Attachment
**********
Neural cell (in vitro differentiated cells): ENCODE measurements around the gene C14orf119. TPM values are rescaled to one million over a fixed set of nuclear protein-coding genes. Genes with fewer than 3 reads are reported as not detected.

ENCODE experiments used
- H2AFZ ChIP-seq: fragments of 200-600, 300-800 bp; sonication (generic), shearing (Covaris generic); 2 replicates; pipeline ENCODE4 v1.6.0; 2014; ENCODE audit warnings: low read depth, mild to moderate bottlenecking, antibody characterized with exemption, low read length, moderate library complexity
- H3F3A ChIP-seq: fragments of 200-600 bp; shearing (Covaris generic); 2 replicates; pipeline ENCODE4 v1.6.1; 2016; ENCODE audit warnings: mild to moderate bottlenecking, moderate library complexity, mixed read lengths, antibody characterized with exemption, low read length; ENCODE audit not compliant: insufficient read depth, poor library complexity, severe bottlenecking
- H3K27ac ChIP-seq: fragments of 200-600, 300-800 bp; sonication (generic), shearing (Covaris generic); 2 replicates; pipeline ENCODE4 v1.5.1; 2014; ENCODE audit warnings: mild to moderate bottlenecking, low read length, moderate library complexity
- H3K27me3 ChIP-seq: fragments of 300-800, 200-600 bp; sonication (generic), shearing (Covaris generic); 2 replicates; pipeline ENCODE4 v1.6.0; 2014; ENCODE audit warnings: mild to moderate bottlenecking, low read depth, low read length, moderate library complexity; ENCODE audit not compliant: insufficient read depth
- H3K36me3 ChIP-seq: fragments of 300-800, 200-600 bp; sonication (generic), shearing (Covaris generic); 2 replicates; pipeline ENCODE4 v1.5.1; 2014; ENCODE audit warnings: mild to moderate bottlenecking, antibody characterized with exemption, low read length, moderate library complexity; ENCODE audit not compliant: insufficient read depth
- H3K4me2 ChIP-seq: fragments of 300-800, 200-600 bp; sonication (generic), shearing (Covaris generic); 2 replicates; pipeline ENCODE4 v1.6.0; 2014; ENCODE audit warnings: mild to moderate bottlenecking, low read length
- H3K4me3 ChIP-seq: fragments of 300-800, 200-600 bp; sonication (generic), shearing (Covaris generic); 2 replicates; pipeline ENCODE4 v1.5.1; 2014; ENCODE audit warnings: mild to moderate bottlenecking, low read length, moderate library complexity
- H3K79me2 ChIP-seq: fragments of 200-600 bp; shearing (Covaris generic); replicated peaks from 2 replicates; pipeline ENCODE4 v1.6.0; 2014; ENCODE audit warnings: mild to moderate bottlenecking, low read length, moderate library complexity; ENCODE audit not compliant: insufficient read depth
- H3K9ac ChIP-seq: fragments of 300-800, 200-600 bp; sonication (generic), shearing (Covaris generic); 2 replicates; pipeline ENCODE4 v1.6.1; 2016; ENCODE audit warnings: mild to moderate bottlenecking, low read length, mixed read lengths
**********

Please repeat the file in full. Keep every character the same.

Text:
Neural cell (in vitro differentiated cells): ENCODE measurements around the gene C14orf119. TPM values are rescaled to one million over a fixed set of nuclear protein-coding genes. Genes with fewer than 3 reads are reported as not detected.

ENCODE experiments used
- H2AFZ ChIP-seq: fragments of 200-600, 300-800 bp; sonication (generic), shearing (Covaris generic); 2 replicates; pipeline ENCODE4 v1.6.0; 2014; ENCODE audit warnings: low read depth, mild to moderate bottlenecking, antibody characterized with exemption, low read length, moderate library complexity
- H3F3A ChIP-seq: fragments of 200-600 bp; shearing (Covaris generic); 2 replicates; pipeline ENCODE4 v1.6.1; 2016; ENCODE audit warnings: mild to moderate bottlenecking, moderate library complexity, mixed read lengths, antibody characterized with exemption, low read length; ENCODE audit not compliant: insufficient read depth, poor library complexity, severe bottlenecking
- H3K27ac ChIP-seq: fragments of 200-600, 300-800 bp; sonication (generic), shearing (Covaris generic); 2 replicates; pipeline ENCODE4 v1.5.1; 2014; ENCODE audit warnings: mild to moderate bottlenecking, low read length, moderate library complexity
- H3K27me3 ChIP-seq: fragments of 300-800, 200-600 bp; sonication (generic), shearing (Covaris generic); 2 replicates; pipeline ENCODE4 v1.6.0; 2014; ENCODE audit warnings: mild to moderate bottlenecking, low read depth, low read length, moderate library complexity; ENCODE audit not compliant: insufficient read depth
- H3K36me3 ChIP-seq: fragments of 300-800, 200-600 bp; sonication (generic), shearing (Covaris generic); 2 replicates; pipeline ENCODE4 v1.5.1; 2014; ENCODE audit warnings: mild to moderate bottlenecking, antibody characterized with exemption, low read length, moderate library complexity; ENCODE audit not compliant: insufficient read depth
- H3K4me2 ChIP-seq: fragments of 300-800, 200-600 bp; sonication (generic), shearing (Covaris generic); 2 replicates; pipeline ENCODE4 v1.6.0; 2014; ENCODE audit warnings: mild to moderate bottlenecking, low read length
- H3K4me3 ChIP-seq: fragments of 300-800, 200-600 bp; sonication (generic), shearing (Covaris generic); 2 replicates; pipeline ENCODE4 v1.5.1; 2014; ENCODE audit warnings: mild to moderate bottlenecking, low read length, moderate library complexity
- H3K79me2 ChIP-seq: fragments of 200-600 bp; shearing (Covaris generic); replicated peaks from 2 replicates; pipeline ENCODE4 v1.6.0; 2014; ENCODE audit warnings: mild to moderate bottlenecking, low read length, moderate library complexity; ENCODE audit not compliant: insufficient read depth
- H3K9ac ChIP-seq: fragments of 300-800, 200-600 bp; sonication (generic), shearing (Covaris generic); 2 replicates; pipeline ENCODE4 v1.6.1; 2016; ENCODE audit warnings: mild to moderate bottlenecking, low read length, mixed read lengths